A slow computer is one of the most frustrating things in the world these days, but by following these simple steps, you should be able to keep your machine running like it’s brand new. For more tips and news, check out our other blog posts, or sign up to our newsletter.


Patrick Kirkman
Technician

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How to use AirDrop

In this post we answer these four questions:

 

1. What is AirDrop?

2. How does AirDrop work?

3. How do you use AirDrop?

4. What do you need to access AirDrop?

 

What is AirDrop?

 

AirDrop allows users to transfer almost any file from one Apple device to another over wifi. Photos, music and movies can all be shared. In fact AirDrop will allow you to share almost anything that you would share on Facebook or Twitter. If you regularly share photos via the shared photostream, using AirDrop will mean you won’t take up storage.

 

How does AirDrop work?

 

AirDrop uses Bluetooth and Wifi to create a connection between two Apple devices. Bluetooth is used to locate another Apple device. Wifi is used to send the file you want to share. Using AirDrop is actually safer than transferring files via email. This is because using AirDrop creates a firewall around the connection created between the two devices that are sharing files.

AirDrop will detect any compatible Apple device automatically. You will also need a Wi-Fi connection. The devices that you want to share files between need to be close to one another. However as the files are shared over Wi-Fi they can be several rooms apart.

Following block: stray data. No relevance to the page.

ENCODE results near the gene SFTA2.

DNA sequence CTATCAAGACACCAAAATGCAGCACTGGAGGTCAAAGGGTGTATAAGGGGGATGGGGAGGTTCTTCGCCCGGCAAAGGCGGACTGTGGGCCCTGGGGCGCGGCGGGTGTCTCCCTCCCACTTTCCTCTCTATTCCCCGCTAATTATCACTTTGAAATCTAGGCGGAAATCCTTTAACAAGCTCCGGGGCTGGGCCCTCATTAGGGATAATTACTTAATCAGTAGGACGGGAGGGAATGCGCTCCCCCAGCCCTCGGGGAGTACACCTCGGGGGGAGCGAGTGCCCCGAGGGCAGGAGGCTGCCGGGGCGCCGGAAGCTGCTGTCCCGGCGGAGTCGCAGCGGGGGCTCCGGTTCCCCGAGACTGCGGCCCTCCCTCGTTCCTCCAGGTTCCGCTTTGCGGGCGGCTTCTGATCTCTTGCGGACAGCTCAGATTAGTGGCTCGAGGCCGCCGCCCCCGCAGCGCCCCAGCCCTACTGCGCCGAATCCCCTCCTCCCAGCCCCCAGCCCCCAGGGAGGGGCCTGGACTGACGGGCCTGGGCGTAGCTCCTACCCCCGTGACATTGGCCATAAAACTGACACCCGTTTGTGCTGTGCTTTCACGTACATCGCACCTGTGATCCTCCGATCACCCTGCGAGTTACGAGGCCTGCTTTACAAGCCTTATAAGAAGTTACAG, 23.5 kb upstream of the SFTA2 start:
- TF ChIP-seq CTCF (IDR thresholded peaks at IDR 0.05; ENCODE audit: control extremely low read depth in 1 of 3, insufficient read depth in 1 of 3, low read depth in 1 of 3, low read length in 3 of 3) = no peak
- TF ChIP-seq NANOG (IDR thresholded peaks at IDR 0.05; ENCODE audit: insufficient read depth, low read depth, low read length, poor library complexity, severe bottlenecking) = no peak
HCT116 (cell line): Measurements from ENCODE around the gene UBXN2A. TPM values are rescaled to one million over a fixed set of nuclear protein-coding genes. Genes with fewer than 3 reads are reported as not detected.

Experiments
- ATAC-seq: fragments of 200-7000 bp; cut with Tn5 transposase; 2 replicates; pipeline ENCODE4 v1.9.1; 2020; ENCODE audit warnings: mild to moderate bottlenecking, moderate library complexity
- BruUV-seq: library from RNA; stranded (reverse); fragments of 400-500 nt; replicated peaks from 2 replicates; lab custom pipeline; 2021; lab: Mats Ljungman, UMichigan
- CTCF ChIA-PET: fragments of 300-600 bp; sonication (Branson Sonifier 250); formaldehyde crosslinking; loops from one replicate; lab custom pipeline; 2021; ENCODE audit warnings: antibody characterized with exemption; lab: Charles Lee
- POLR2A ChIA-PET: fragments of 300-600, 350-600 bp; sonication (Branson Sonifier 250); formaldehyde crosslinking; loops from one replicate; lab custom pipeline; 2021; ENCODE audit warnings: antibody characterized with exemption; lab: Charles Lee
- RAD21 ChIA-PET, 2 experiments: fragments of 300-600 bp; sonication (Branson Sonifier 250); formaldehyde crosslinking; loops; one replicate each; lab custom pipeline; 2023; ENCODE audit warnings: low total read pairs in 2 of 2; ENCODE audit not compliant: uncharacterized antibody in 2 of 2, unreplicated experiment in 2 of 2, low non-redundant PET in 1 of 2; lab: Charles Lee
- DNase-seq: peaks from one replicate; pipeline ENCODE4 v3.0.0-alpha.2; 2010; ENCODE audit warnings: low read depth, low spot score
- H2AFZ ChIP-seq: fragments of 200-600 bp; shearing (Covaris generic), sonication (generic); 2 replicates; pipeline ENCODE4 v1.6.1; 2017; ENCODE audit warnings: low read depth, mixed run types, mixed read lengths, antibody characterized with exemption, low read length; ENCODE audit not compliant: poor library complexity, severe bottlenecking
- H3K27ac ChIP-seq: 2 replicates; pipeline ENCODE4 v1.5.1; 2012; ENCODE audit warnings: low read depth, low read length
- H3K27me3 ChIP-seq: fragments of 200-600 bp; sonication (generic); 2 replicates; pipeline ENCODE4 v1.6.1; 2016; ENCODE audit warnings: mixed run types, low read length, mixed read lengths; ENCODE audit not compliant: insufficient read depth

How do you use AirDrop?

 

How do you use Air Drop on your iPhone or iPad?

1. To access AirDrop on you iPhone or iPad you slide up the control panel that is at the bottom of your screen.

2. You will then have the option to share a file with everyone or only those in your contacts.

3. Navigate to the file you want to share. So for example if you want to share a photo, navigate to the photo app. Select the relevant picture.

4. Once you have selected the file you would like to AirDrop you need to press the share button. This is the box with the arrow that faces upwards. You will then have the option to share by AirDrop, Message, Mail etc.

5. By clicking the AirDrop icon you then need to locate and select the device you want to share the file with.

6. Tap the AirDrop circle which will send the document. The recipient will receive a notification and the option to accept the AirDrop.

 

How do you use Air Drop on your Mac?

1. On your Mac you can find AirDrop in the side bar of your FINDER window.

2. Once in AirDrop you should see the device you would like to share a file with. Drag the file into the image and click send.

 

What do you need to access AirDrop ?

 

AirDrop works on Apple devices. You will need iOS 7 or later on your iPad4, iPad Mini, iPhone 5, iPod Touch 5 or a later device.

On your Mac you will need a Mac released after 2010 running either OS X Lion or OS X Yosemite.

 

Via: iPhone Life, Mac Rumours, Business Insider, About Tech